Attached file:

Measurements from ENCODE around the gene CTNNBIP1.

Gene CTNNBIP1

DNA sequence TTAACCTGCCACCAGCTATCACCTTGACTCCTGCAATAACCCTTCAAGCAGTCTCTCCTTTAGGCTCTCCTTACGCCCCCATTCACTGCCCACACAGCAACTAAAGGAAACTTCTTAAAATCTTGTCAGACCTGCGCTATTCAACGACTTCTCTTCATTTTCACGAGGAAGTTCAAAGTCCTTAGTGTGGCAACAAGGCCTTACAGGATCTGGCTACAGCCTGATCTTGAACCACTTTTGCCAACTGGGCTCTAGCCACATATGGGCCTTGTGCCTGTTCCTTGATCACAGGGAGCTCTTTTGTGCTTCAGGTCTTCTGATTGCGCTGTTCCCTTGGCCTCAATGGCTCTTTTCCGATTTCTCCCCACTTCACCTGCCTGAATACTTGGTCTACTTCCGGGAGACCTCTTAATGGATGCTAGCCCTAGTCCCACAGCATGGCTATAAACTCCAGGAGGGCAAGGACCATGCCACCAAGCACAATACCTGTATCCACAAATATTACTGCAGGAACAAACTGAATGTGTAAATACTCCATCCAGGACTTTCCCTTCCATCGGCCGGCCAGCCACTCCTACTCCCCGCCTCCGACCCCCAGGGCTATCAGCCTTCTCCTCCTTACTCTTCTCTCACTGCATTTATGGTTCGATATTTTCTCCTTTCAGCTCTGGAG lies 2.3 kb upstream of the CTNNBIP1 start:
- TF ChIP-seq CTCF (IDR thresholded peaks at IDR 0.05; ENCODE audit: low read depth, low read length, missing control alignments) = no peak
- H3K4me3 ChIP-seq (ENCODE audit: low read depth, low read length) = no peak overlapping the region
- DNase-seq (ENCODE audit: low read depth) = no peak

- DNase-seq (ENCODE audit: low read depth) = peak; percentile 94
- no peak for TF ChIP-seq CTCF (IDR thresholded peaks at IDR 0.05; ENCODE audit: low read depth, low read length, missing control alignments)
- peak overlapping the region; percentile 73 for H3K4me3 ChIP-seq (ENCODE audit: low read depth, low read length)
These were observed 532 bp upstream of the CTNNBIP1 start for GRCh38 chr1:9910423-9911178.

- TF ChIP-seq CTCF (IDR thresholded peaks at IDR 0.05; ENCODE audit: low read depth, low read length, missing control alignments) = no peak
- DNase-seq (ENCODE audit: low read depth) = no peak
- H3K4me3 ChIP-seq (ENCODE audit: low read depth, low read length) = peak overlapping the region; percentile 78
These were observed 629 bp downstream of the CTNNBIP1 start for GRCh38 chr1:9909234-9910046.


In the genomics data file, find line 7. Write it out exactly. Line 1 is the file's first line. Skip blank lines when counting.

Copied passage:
- DNase-seq (ENCODE audit: low read depth) = peak; percentile 94